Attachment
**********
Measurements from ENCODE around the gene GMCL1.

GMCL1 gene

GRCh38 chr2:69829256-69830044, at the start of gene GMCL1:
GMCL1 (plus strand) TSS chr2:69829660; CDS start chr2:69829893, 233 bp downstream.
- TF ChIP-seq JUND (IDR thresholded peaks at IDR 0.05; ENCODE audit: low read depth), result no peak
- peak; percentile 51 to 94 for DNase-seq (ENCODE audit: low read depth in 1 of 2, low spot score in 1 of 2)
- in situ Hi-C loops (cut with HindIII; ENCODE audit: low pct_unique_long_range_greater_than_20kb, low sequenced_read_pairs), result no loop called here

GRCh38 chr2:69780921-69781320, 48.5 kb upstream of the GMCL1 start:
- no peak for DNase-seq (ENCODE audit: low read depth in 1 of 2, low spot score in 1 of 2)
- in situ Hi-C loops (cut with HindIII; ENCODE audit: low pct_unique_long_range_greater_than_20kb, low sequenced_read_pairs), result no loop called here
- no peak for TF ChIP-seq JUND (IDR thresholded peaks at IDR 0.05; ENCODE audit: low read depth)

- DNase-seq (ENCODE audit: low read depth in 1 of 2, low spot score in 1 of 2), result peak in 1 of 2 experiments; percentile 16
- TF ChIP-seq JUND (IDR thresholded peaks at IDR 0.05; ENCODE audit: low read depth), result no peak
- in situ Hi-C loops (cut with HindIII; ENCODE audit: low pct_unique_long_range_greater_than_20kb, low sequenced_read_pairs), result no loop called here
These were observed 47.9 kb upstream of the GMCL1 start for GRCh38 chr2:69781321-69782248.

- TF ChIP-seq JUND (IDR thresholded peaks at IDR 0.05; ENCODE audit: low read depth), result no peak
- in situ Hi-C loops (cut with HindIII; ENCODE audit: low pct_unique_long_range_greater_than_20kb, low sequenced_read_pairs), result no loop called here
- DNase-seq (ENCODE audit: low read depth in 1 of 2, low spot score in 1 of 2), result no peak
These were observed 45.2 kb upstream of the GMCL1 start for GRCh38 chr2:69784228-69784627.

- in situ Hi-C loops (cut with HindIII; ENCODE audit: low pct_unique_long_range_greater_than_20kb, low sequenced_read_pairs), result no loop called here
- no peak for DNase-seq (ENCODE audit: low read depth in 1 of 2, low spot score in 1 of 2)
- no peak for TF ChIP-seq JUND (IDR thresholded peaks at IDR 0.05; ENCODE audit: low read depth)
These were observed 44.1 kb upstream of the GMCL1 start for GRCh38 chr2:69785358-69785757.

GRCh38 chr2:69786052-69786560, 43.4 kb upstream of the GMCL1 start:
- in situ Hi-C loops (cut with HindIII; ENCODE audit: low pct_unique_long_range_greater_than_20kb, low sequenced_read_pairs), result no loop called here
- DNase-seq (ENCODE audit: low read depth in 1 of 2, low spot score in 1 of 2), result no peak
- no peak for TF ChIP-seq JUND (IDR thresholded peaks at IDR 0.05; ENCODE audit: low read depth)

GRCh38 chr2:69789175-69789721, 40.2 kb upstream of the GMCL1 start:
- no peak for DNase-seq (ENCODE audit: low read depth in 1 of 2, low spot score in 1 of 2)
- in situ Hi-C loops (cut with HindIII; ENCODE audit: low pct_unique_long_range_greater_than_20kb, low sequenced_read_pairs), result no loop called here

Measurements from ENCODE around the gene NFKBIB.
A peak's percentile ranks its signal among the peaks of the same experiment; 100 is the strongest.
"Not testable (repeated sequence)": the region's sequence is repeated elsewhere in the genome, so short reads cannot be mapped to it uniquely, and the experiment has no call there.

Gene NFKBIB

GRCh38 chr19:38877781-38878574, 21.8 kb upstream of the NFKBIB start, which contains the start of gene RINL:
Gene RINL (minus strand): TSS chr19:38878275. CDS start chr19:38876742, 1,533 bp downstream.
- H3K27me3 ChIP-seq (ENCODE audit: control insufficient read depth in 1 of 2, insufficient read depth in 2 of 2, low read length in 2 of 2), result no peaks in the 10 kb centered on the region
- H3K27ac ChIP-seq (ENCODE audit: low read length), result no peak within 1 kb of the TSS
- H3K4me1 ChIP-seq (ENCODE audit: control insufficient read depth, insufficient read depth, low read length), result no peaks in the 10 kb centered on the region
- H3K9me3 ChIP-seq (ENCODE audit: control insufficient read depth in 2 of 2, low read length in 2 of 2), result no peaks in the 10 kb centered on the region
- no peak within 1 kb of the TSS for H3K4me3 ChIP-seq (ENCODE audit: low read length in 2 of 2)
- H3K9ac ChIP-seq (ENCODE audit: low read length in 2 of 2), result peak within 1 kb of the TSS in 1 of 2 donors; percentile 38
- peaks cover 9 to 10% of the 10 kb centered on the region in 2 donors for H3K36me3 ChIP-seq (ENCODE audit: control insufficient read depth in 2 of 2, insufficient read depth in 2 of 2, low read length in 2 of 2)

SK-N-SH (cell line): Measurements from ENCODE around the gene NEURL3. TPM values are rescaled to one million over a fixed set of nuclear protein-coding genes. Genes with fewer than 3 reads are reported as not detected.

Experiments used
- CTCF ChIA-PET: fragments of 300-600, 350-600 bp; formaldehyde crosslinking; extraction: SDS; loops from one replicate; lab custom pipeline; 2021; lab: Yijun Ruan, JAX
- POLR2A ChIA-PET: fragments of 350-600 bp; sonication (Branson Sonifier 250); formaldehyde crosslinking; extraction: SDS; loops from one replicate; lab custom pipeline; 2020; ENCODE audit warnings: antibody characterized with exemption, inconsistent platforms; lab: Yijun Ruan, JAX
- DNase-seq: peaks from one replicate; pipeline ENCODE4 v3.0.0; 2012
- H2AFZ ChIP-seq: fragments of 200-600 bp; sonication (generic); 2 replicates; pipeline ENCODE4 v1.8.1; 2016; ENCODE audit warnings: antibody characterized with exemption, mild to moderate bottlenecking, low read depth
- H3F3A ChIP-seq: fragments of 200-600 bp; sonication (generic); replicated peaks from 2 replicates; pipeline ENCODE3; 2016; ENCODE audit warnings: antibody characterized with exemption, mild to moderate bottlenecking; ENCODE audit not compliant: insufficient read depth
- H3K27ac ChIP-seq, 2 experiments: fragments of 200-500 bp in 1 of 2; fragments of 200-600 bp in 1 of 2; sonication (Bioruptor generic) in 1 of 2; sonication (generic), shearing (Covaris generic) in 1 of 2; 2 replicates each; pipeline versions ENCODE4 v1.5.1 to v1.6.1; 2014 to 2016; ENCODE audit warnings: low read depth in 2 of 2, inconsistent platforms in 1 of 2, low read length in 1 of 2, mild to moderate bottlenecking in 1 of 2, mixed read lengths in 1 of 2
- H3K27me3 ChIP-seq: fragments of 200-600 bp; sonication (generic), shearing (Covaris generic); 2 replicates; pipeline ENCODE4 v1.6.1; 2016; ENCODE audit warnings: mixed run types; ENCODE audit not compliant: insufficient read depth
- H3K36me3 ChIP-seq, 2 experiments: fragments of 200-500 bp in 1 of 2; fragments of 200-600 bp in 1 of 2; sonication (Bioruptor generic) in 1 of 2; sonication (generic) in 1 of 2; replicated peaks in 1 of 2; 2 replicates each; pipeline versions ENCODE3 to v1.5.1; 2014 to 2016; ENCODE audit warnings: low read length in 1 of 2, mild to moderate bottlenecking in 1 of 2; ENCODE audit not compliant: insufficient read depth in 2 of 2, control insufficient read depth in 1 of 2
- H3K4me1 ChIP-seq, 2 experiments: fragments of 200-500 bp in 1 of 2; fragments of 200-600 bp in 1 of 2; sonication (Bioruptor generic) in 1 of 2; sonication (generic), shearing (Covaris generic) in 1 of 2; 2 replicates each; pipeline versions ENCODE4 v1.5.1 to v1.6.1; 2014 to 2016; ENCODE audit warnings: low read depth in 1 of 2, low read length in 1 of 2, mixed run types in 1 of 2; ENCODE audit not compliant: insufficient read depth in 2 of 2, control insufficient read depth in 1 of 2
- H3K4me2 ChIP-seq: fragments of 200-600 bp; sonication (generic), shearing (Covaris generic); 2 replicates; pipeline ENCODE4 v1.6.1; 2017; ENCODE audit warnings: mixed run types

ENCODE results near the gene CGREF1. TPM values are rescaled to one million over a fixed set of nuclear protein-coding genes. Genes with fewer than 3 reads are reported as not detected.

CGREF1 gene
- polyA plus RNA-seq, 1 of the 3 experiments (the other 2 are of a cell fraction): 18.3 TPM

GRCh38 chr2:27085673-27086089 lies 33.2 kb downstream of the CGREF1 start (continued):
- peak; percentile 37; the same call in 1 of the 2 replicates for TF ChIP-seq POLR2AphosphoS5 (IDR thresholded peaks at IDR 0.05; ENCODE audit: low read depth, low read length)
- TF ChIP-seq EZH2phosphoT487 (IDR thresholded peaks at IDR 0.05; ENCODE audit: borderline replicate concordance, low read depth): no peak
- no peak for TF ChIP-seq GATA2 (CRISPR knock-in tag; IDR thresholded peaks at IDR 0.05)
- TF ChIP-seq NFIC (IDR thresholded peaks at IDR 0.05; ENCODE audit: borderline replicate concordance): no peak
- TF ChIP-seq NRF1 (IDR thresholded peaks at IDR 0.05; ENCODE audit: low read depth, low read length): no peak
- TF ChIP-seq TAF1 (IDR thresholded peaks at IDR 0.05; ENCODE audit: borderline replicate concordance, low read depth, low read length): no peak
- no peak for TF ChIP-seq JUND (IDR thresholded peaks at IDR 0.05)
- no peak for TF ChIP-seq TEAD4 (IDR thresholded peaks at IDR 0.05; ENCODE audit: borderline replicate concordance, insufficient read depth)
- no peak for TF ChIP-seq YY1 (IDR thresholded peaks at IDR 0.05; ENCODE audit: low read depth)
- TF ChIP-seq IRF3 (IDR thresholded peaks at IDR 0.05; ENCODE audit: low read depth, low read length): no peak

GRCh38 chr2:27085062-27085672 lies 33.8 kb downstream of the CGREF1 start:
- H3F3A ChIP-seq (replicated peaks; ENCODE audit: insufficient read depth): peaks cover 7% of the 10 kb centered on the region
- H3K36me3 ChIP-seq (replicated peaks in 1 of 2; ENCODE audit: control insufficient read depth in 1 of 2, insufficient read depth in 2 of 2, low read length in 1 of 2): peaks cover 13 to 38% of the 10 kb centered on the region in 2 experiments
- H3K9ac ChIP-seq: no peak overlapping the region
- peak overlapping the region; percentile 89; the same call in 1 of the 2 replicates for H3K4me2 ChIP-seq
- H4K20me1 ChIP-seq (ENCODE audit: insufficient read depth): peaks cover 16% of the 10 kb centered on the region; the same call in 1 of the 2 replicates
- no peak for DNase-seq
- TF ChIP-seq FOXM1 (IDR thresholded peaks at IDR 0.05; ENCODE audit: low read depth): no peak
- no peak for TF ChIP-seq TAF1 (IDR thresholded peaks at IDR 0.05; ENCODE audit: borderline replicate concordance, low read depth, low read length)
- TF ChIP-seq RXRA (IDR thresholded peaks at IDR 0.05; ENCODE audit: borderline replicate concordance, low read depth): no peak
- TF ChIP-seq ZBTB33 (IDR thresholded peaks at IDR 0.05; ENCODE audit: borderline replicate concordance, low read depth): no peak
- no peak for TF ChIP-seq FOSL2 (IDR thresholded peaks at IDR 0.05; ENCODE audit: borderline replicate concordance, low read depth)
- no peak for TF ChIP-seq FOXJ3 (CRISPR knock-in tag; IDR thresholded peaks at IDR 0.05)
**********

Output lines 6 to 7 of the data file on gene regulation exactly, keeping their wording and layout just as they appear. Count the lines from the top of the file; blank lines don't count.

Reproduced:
- peak; percentile 51 to 94 for DNase-seq (ENCODE audit: low read depth in 1 of 2, low spot score in 1 of 2)
- in situ Hi-C loops (cut with HindIII; ENCODE audit: low pct_unique_long_range_greater_than_20kb, low sequenced_read_pairs), result no loop called here